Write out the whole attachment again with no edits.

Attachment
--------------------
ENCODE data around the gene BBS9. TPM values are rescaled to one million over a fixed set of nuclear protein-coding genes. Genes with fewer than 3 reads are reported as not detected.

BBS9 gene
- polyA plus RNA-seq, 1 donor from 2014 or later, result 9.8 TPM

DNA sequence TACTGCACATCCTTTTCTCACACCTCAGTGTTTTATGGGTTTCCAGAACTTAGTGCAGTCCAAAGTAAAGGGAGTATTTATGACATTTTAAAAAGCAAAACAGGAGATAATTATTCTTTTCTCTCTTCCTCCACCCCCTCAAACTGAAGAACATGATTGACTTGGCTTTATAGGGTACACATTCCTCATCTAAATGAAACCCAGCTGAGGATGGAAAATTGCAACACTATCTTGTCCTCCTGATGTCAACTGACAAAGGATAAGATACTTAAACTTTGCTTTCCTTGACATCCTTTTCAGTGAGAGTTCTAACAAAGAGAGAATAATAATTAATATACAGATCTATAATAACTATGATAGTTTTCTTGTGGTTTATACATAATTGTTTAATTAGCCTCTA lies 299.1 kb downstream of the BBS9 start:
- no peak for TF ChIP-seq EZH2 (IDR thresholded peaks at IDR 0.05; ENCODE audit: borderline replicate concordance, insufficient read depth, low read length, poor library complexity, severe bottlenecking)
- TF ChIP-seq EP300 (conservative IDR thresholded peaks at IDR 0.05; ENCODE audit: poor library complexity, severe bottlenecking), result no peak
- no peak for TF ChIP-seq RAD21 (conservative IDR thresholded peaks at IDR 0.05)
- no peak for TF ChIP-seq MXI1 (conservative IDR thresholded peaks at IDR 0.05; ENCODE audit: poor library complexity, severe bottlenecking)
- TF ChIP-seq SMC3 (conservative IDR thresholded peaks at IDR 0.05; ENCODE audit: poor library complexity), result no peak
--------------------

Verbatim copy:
ENCODE data around the gene BBS9. TPM values are rescaled to one million over a fixed set of nuclear protein-coding genes. Genes with fewer than 3 reads are reported as not detected.

BBS9 gene
- polyA plus RNA-seq, 1 donor from 2014 or later, result 9.8 TPM

DNA sequence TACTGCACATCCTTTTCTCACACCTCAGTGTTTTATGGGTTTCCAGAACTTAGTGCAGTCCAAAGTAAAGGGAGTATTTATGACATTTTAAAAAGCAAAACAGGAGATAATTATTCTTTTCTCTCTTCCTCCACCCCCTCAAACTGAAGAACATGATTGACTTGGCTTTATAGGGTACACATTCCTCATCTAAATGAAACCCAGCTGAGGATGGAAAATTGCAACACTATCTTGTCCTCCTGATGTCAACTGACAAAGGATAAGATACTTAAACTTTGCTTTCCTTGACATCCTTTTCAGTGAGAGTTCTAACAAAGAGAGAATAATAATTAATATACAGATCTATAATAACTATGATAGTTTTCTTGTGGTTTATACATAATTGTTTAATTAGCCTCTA lies 299.1 kb downstream of the BBS9 start:
- no peak for TF ChIP-seq EZH2 (IDR thresholded peaks at IDR 0.05; ENCODE audit: borderline replicate concordance, insufficient read depth, low read length, poor library complexity, severe bottlenecking)
- TF ChIP-seq EP300 (conservative IDR thresholded peaks at IDR 0.05; ENCODE audit: poor library complexity, severe bottlenecking), result no peak
- no peak for TF ChIP-seq RAD21 (conservative IDR thresholded peaks at IDR 0.05)
- no peak for TF ChIP-seq MXI1 (conservative IDR thresholded peaks at IDR 0.05; ENCODE audit: poor library complexity, severe bottlenecking)
- TF ChIP-seq SMC3 (conservative IDR thresholded peaks at IDR 0.05; ENCODE audit: poor library complexity), result no peak